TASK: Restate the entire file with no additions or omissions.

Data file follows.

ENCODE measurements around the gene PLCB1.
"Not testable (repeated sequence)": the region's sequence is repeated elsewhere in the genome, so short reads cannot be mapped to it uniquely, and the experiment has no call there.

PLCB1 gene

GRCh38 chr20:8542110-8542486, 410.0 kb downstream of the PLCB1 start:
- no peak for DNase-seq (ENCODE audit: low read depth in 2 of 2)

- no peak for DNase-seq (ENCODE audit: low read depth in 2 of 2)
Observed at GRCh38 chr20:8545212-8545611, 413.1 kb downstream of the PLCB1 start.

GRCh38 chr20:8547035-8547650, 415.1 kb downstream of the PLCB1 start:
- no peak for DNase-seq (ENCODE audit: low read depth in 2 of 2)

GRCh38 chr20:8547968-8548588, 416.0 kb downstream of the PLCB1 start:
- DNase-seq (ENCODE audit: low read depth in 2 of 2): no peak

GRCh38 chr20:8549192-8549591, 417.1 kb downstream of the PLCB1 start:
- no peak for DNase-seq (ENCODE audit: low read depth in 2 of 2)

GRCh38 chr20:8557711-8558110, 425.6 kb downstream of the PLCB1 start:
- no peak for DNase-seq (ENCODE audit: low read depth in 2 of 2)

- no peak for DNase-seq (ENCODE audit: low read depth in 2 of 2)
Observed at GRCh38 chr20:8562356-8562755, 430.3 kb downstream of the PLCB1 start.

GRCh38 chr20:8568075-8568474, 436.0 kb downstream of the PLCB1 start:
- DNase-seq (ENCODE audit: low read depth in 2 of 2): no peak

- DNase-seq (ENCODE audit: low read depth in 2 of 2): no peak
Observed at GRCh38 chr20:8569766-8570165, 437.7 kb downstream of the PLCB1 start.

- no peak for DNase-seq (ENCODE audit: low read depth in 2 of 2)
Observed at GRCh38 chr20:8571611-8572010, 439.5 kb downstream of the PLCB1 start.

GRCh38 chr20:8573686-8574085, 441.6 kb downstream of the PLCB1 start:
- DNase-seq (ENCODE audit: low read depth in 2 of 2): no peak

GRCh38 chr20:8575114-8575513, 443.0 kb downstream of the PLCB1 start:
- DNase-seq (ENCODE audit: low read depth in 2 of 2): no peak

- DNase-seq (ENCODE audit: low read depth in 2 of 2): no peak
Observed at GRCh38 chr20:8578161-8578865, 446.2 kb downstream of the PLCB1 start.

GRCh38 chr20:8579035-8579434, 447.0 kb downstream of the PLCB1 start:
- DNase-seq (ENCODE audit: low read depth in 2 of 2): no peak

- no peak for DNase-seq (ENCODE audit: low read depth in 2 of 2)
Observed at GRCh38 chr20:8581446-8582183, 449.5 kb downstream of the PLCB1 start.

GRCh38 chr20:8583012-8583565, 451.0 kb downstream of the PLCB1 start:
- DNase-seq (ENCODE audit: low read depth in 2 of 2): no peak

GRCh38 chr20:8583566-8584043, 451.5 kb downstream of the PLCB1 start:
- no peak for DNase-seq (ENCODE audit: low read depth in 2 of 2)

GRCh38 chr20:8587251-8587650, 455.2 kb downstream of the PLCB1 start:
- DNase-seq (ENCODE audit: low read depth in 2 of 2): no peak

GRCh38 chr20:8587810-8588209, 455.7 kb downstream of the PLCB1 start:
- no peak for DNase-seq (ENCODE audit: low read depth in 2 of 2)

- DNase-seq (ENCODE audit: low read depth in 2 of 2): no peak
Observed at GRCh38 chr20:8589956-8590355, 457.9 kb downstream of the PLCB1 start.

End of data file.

ENCODE measurements around the gene PLCB1.
"Not testable (repeated sequence)": the region's sequence is repeated elsewhere in the genome, so short reads cannot be mapped to it uniquely, and the experiment has no call there.

PLCB1 gene

GRCh38 chr20:8542110-8542486, 410.0 kb downstream of the PLCB1 start:
- no peak for DNase-seq (ENCODE audit: low read depth in 2 of 2)

- no peak for DNase-seq (ENCODE audit: low read depth in 2 of 2)
Observed at GRCh38 chr20:8545212-8545611, 413.1 kb downstream of the PLCB1 start.

GRCh38 chr20:8547035-8547650, 415.1 kb downstream of the PLCB1 start:
- no peak for DNase-seq (ENCODE audit: low read depth in 2 of 2)

GRCh38 chr20:8547968-8548588, 416.0 kb downstream of the PLCB1 start:
- DNase-seq (ENCODE audit: low read depth in 2 of 2): no peak

GRCh38 chr20:8549192-8549591, 417.1 kb downstream of the PLCB1 start:
- no peak for DNase-seq (ENCODE audit: low read depth in 2 of 2)

GRCh38 chr20:8557711-8558110, 425.6 kb downstream of the PLCB1 start:
- no peak for DNase-seq (ENCODE audit: low read depth in 2 of 2)

- no peak for DNase-seq (ENCODE audit: low read depth in 2 of 2)
Observed at GRCh38 chr20:8562356-8562755, 430.3 kb downstream of the PLCB1 start.

GRCh38 chr20:8568075-8568474, 436.0 kb downstream of the PLCB1 start:
- DNase-seq (ENCODE audit: low read depth in 2 of 2): no peak

- DNase-seq (ENCODE audit: low read depth in 2 of 2): no peak
Observed at GRCh38 chr20:8569766-8570165, 437.7 kb downstream of the PLCB1 start.

- no peak for DNase-seq (ENCODE audit: low read depth in 2 of 2)
Observed at GRCh38 chr20:8571611-8572010, 439.5 kb downstream of the PLCB1 start.

GRCh38 chr20:8573686-8574085, 441.6 kb downstream of the PLCB1 start:
- DNase-seq (ENCODE audit: low read depth in 2 of 2): no peak

GRCh38 chr20:8575114-8575513, 443.0 kb downstream of the PLCB1 start:
- DNase-seq (ENCODE audit: low read depth in 2 of 2): no peak

- DNase-seq (ENCODE audit: low read depth in 2 of 2): no peak
Observed at GRCh38 chr20:8578161-8578865, 446.2 kb downstream of the PLCB1 start.

GRCh38 chr20:8579035-8579434, 447.0 kb downstream of the PLCB1 start:
- DNase-seq (ENCODE audit: low read depth in 2 of 2): no peak

- no peak for DNase-seq (ENCODE audit: low read depth in 2 of 2)
Observed at GRCh38 chr20:8581446-8582183, 449.5 kb downstream of the PLCB1 start.

GRCh38 chr20:8583012-8583565, 451.0 kb downstream of the PLCB1 start:
- DNase-seq (ENCODE audit: low read depth in 2 of 2): no peak

GRCh38 chr20:8583566-8584043, 451.5 kb downstream of the PLCB1 start:
- no peak for DNase-seq (ENCODE audit: low read depth in 2 of 2)

GRCh38 chr20:8587251-8587650, 455.2 kb downstream of the PLCB1 start:
- DNase-seq (ENCODE audit: low read depth in 2 of 2): no peak

GRCh38 chr20:8587810-8588209, 455.7 kb downstream of the PLCB1 start:
- no peak for DNase-seq (ENCODE audit: low read depth in 2 of 2)

- DNase-seq (ENCODE audit: low read depth in 2 of 2): no peak
Observed at GRCh38 chr20:8589956-8590355, 457.9 kb downstream of the PLCB1 start.